How can Informs make the Practice conference even better? An advantage of being an unofficial reporter is that I can avoid self-congratulatory blog posts and actually criticize without any sugar coating - in the hope that we get out of our comfort zone and make this an even better event next year.
Clearly some things were out of their control. All the OR folks in the world would not have been able to predict the impact of a volcano in Iceland on the travel plans of overseas visitors to the conference. Also, Dr. Micheal Trick, whose pioneering web page on O.R was the main source of information as well as inspiration for graduate students like me in the 1990s, and motivated me to join this exciting field, was missing, and one can't fault Informs for this. I was really looking forward to shaking his hands and thanking him for his service. 'Marketing in Online Social Spaces,' by Kevin Geraghty, Vice President, Research & Analytics, of 360i was a really good one (somehow I forgot to cover this in my daily conference tab). Kevin was providing an example of marketing campaigns using social networking data. He found out (using completely public domain tools!) that in the OR blog world, to the surprise of many, a certain Lieutenant in the Navy had more 'online friends' than Dr. Trick, so if one were to promote some hypothetical OR product, then he should be chosen as a first reviewer, assuming that those friends were OR types rather than 'sailors'. He also obtained other funny personal trivia from public domain, that I'll just leave out.
A second peeve I had was the highly limited lunch and dinner options for vegetarians (Two boiled asparagus roots and a turdy-looking cuboid of tofu does not an Edelman banquet make!). This should not be difficult to fix. If this doesn't change, I frankly don't see much point in shelling out two grand and semi-starve most of the conference. Thankfully, due to the purely individual initiative of the obviously superb Hilton staff, i was not totally inconvenienced. Kudos to those guys. They got their 'hospitality management OR' right.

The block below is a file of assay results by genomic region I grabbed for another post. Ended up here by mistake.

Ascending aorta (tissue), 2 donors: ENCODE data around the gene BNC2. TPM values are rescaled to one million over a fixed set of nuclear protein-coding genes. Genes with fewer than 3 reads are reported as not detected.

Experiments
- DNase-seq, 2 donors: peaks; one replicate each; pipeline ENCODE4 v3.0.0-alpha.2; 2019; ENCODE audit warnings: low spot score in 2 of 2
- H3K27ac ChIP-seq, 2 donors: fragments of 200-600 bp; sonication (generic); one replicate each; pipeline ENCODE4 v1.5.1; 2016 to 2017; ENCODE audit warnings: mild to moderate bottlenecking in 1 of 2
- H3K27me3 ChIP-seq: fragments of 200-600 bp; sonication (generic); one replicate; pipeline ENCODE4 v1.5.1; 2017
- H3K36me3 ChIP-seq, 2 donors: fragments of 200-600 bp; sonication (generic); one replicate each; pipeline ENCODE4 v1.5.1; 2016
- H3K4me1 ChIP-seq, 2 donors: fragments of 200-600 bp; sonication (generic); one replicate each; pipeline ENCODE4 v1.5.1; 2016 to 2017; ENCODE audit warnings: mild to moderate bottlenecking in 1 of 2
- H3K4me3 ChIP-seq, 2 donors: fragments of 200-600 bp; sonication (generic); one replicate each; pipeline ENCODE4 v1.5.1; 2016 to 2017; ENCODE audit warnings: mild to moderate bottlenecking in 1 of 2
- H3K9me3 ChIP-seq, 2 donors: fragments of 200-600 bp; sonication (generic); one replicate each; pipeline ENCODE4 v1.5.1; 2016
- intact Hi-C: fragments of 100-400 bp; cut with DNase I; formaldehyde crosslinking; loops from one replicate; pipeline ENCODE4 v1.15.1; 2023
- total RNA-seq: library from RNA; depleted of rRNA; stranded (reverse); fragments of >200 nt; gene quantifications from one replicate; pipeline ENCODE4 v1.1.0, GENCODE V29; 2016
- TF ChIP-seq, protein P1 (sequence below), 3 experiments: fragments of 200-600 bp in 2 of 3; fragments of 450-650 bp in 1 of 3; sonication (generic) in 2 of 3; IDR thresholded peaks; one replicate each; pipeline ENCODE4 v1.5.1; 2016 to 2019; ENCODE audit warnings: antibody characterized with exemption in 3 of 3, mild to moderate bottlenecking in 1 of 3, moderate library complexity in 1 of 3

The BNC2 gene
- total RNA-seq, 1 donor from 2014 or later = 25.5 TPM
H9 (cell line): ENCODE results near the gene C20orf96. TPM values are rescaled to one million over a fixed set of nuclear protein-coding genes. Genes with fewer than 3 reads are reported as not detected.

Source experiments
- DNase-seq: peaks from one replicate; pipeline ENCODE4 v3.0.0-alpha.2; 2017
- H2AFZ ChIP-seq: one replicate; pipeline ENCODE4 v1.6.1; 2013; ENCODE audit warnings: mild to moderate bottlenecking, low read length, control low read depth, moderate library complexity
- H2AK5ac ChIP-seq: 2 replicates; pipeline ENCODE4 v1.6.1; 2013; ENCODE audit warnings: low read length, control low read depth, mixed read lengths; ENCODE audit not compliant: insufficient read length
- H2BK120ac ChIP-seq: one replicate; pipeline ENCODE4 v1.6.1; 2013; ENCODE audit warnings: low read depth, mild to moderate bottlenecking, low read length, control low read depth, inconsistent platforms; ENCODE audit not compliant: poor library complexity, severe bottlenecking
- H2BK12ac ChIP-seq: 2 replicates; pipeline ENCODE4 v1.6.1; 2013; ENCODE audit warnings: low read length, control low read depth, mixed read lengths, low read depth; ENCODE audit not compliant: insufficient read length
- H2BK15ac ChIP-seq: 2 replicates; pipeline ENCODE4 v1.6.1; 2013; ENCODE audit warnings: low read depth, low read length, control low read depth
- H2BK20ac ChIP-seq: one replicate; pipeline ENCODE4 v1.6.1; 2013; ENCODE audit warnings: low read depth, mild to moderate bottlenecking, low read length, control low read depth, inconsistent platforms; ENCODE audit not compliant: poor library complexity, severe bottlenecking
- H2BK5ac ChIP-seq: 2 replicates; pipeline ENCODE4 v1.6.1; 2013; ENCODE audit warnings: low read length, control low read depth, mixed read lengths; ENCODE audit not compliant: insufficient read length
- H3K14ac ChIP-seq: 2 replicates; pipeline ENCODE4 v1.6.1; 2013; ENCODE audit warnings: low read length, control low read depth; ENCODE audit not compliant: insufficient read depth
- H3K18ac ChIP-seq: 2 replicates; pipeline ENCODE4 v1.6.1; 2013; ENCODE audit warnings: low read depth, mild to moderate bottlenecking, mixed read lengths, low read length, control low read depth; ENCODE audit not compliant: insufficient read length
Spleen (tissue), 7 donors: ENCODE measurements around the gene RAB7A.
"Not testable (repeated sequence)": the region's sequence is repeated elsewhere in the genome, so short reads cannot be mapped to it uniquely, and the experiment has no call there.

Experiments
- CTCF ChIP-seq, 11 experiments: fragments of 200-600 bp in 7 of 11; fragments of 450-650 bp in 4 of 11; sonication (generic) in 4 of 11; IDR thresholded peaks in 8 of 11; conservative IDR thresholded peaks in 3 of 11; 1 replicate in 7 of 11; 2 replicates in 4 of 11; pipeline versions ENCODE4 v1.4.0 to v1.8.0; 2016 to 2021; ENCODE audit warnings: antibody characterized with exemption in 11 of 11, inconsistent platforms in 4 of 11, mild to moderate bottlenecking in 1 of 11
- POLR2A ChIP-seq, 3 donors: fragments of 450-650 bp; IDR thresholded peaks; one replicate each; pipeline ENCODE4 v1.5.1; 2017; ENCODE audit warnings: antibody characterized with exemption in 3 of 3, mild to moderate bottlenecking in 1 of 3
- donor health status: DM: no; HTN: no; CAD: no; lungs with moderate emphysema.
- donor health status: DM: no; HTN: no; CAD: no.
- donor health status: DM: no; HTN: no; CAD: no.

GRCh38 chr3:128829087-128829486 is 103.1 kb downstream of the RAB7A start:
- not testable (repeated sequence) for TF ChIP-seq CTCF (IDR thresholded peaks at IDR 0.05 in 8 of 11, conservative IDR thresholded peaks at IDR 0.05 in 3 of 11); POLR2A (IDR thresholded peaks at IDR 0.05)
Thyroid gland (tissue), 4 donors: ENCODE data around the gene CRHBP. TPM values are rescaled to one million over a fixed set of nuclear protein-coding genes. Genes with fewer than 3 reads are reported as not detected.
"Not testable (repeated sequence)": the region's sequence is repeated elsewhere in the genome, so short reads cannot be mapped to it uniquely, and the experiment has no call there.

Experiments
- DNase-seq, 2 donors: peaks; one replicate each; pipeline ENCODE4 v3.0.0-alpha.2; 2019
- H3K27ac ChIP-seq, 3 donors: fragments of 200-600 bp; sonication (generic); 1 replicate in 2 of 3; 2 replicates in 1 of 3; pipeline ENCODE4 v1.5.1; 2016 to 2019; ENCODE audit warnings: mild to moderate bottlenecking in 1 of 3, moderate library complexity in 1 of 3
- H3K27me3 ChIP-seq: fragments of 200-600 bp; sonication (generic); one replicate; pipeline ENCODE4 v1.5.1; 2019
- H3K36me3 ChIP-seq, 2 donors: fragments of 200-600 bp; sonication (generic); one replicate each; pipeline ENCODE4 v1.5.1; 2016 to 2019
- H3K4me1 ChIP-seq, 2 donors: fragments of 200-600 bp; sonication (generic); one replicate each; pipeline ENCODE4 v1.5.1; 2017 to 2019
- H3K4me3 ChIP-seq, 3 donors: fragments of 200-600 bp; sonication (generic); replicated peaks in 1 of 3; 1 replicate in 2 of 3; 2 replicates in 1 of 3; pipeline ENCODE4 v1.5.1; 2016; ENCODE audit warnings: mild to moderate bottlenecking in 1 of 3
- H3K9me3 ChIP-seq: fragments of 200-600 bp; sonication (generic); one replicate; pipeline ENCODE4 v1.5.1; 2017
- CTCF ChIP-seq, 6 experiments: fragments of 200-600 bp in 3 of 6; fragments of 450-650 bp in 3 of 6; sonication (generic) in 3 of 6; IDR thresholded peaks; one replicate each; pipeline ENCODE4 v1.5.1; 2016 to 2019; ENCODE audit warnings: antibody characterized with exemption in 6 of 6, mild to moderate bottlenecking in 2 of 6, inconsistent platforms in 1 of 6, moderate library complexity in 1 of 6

Third, attendees should be able to obtain access to the video archive of the talks. Static slides don't cut it anymore. Unlike academic conferences, the value of practice-oriented conferences often lies in what is said in between slides.
On the positive side, the posters were a big hit. One can engage the presenters informally and in 5-10 minutes get a high-level idea of what their innovation is about. And the good thing is that you can visit them in your own time and network too. For example, I found out that the Sandia Labs in beautiful New Mexico, has this really cool Python-based modeling language (PYOMO?) that they used for stochastic programming. Can't wait to try it out. At the MPL booth, I found out that that they are making software available for free on a Windows environment. In tandem with COIN-OR (which they package MPL with, i think), you have a solid modeling and optimization package, free!
My best talks in no particular order - Sanjay Saigal (Intechne) on uncertainty , Jeffrey Cramm (Univ of Cincinnatti) on practical OR, Kevin Geraghty (360i) on social networking, John Osborne (Kroger) on OR innovation against all corporate odds, and any Edelman presentation.
overall grade: 7/10
I'll end on a warning note. The bottom line goal is that if people are thinking analytics, then O.R should not be far off from their thoughts. Well so far, O.R has been losing this battle on many fronts. Clearly, we do not want to lose our existing membership in any OR-friendly industries (most representative of the ones who showed up). However, we should be doing much more to attract members from the non-traditional, emerging industries (very few of those). At the end of the day, OR is an applied field, and while the analytics turf can be defended in journals, textbooks, and conferences, it can only be won in hard-fought battles by in-the-trenches OR foot soldiers, who need be to well-equipped and trained to build innovative, scalable, practical products and solutions for real-world problems in the 21st century - that is increasingly going to be marked by many terabytes of noisy data. When we start with "min z = c.x + y: ax <= b", O.R academic programs should first be teaching how and where to get the "a, b, c" in this and what is really means, rather than taking a short-cut straight to 'x, y, z' in the abstract world, like we have been doing the last few decades. If you have other questions, ping me and I'll tab it here ...